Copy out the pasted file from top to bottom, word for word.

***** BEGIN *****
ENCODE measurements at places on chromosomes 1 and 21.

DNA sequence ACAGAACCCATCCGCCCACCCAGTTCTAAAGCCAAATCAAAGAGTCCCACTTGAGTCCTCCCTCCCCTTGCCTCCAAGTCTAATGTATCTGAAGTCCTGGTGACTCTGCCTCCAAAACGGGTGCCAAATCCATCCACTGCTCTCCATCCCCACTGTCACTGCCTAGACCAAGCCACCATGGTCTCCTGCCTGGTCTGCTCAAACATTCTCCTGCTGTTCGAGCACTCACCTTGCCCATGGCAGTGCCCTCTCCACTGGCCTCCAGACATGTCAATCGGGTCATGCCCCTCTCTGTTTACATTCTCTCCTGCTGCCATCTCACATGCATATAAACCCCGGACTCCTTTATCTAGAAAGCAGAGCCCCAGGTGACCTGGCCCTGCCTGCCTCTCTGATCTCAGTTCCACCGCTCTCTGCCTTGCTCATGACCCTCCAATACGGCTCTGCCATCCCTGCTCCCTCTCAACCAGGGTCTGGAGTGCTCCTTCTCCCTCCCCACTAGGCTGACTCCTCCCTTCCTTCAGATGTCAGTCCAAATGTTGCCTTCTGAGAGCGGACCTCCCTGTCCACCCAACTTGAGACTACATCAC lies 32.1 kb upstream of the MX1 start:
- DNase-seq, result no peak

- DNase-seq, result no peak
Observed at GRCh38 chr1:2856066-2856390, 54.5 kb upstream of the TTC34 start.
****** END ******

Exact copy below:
ENCODE measurements at places on chromosomes 1 and 21.

DNA sequence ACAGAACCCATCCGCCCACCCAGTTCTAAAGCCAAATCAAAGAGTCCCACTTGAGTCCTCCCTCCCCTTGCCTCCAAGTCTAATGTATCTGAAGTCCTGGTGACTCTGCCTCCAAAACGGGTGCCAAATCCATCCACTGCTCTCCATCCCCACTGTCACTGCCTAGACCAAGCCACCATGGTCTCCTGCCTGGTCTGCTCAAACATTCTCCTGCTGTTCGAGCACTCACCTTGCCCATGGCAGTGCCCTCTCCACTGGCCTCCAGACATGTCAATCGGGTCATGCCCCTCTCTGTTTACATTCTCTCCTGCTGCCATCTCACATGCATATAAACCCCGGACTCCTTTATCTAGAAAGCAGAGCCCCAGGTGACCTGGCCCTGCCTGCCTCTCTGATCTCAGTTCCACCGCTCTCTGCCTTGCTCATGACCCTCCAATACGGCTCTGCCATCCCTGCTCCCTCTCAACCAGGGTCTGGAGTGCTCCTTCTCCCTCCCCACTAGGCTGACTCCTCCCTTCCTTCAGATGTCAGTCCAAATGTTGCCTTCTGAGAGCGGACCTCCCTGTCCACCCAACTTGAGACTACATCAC lies 32.1 kb upstream of the MX1 start:
- DNase-seq, result no peak

- DNase-seq, result no peak
Observed at GRCh38 chr1:2856066-2856390, 54.5 kb upstream of the TTC34 start.